#Shortstops: A chance to play the game
Could Dorothy “Kammie” Kamenshek have been the first woman to play Major League Baseball? It’s a question that has challenged sports writers since the days of the All-American Girls Professional Baseball League (AAGPBL).
The only child to immigrant parents, Dorothy “Kammie” Kamenshek, the first basemen for the Rockford Peaches from 1943-51, and 1953 was an awe inspiring player. She was named to seven All-Star teams and won the batting crown twice in her decade playing for the AAGPBL. Spurred on by her personal motto “anything less than my best is failure,” Kamenshek was the league’s career leader in hits (1,090), putouts (10,440) and double plays (360). She came in second in at-bats (3,736) and runs scored (667). Extraordinarily, she only struck out 81 times in her career. With these stats, is it any wonder that she attracted national attention?
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Wally Pipp, a former first baseman for the New York Yankees called Kammie “the fanciest fielding first baseman I’ve ever seen, man or woman.” Wally’s words made baseball fans across the nation sit up and take notice of Kamenshek.
It didn’t take long for a minor league ball club in Fort Lauderdale, Fla., in the Class B Florida International League to contact her and the AAGPBL.
They wanted Kammie to play on a men’s team, something that had never been done before. She felt that her baseball skills could hold up against any man, although her competitors would on average stand more than half a foot taller than her and be at least 60 pounds heavier.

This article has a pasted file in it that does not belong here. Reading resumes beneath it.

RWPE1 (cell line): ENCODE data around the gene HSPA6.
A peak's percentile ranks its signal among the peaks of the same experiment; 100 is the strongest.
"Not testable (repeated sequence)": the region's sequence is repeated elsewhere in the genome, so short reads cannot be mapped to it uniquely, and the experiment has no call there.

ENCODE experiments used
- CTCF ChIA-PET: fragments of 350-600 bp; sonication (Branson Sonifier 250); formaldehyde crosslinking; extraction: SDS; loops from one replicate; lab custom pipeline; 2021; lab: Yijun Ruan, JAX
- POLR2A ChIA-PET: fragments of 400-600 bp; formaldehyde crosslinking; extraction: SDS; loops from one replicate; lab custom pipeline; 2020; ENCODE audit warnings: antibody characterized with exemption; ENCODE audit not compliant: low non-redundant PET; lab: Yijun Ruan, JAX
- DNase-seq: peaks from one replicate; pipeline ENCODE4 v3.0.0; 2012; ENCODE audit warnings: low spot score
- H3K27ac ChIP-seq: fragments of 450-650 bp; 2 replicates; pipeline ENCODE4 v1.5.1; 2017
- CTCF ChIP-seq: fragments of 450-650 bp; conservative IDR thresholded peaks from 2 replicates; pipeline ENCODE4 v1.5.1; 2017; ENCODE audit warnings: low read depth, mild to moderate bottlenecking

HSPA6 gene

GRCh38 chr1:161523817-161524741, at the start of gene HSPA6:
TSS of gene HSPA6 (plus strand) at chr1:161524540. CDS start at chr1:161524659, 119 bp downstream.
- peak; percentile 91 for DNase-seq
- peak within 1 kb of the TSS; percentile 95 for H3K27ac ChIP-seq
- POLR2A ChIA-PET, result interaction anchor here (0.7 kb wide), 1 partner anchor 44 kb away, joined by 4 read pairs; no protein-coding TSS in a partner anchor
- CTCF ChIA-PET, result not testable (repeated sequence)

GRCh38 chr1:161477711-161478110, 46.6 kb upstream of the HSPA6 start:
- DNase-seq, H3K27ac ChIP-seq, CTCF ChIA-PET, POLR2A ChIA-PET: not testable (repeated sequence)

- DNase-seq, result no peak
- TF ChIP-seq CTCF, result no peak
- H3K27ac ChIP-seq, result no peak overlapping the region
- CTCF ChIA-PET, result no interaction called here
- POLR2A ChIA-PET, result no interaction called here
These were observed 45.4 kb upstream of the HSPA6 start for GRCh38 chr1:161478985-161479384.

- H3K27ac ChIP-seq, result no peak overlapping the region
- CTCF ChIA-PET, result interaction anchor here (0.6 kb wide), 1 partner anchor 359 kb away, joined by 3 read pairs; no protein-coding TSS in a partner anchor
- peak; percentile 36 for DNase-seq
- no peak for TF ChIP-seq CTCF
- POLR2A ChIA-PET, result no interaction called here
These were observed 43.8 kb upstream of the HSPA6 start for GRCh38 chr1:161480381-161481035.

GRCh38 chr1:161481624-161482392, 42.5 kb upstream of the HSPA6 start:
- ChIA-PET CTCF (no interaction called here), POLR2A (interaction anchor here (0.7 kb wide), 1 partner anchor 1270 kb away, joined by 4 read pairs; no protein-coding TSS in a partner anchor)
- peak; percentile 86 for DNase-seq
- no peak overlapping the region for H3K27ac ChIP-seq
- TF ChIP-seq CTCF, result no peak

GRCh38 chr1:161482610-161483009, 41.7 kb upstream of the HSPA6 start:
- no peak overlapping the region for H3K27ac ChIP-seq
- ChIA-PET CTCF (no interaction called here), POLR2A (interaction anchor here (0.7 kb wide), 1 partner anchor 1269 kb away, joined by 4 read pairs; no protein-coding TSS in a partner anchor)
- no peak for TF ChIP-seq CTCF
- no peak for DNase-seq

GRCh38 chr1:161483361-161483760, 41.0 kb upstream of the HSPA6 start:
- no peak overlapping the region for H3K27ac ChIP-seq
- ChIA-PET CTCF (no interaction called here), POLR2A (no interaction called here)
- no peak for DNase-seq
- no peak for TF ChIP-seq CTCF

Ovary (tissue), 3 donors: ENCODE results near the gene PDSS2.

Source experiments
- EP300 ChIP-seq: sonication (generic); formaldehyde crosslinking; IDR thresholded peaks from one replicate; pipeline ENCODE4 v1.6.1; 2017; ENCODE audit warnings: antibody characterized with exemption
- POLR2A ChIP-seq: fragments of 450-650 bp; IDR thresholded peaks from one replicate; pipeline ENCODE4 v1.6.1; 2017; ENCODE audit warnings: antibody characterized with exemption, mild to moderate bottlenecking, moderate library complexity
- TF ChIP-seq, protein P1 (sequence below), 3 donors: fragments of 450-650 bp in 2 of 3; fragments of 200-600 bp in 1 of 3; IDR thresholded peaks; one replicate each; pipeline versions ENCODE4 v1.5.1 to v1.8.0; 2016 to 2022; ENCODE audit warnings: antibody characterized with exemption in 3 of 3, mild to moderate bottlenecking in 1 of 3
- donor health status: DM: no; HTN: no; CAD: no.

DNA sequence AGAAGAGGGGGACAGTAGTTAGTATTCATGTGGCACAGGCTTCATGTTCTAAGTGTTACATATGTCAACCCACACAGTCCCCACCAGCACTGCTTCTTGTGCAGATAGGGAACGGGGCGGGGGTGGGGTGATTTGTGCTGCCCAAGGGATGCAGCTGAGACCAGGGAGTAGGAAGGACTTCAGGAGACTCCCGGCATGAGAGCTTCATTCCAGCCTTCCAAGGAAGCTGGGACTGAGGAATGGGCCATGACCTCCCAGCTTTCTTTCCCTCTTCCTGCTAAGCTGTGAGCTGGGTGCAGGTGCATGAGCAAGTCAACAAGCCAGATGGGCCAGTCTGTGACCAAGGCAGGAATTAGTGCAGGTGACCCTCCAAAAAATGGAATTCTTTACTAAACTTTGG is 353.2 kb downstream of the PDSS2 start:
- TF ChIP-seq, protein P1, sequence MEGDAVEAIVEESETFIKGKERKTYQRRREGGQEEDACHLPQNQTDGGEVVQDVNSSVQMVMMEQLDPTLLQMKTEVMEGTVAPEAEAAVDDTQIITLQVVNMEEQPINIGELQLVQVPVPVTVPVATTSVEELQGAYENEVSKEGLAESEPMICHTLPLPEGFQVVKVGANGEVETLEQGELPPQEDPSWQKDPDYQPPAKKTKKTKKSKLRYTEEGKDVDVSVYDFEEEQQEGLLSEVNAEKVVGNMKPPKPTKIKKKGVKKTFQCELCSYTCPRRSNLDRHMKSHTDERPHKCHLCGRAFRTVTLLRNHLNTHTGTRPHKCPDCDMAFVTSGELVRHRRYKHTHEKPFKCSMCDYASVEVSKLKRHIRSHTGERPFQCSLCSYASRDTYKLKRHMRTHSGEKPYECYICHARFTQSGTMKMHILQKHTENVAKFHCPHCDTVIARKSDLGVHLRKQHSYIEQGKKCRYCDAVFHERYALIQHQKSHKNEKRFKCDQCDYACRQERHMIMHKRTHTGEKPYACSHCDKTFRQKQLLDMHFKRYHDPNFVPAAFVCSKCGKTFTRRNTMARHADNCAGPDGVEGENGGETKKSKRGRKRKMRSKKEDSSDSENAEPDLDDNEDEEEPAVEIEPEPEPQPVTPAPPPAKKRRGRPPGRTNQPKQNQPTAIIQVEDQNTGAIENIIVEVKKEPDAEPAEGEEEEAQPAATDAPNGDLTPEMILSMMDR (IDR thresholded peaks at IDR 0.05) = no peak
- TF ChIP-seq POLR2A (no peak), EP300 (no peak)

Though it was a legitimate offer, Kamenshek felt that it seemed more of a publicity stunt. She knew it would have been a unique opportunity, and she was sure to draw crowds, but she was already doing that at the Peach Orchard in Rockford.
Not to mention that the AAGPBL was paying her more (officially, and unofficially) than the men’s minor league team would.
Even if Kamenshek would have decided to move to Fort Lauderdale and pursue men’s professional baseball, it is highly unlikely that Fred Leo, president of the AAGPBL at the time, would have allowed her to leave.
In his eyes, allowing one of the league’s best players to move would have been crazy.
A sports writer at the time said “it was probably no exaggeration to say that Kamenshek is one of the really great woman athletes in the country.”
Sports Illustrated cemented Kammie’s role in sports history as No. 100 on the list of “100 Greatest Female Athletes of the 20th Century.”
Meaghann Campbell was an intern in the Hall of Fame’s Frank and Peggy Steele Internship Program for Youth Leadership Development